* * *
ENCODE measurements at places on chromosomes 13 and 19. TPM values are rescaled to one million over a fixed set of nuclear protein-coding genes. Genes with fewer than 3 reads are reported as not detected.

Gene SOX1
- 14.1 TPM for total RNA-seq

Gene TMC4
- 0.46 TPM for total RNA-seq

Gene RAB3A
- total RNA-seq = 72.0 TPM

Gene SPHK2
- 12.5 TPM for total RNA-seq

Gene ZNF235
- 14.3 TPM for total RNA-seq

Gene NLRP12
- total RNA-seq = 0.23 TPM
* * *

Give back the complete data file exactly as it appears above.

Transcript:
ENCODE measurements at places on chromosomes 13 and 19. TPM values are rescaled to one million over a fixed set of nuclear protein-coding genes. Genes with fewer than 3 reads are reported as not detected.

Gene SOX1
- 14.1 TPM for total RNA-seq

Gene TMC4
- 0.46 TPM for total RNA-seq

Gene RAB3A
- total RNA-seq = 72.0 TPM

Gene SPHK2
- 12.5 TPM for total RNA-seq

Gene ZNF235
- 14.3 TPM for total RNA-seq

Gene NLRP12
- total RNA-seq = 0.23 TPM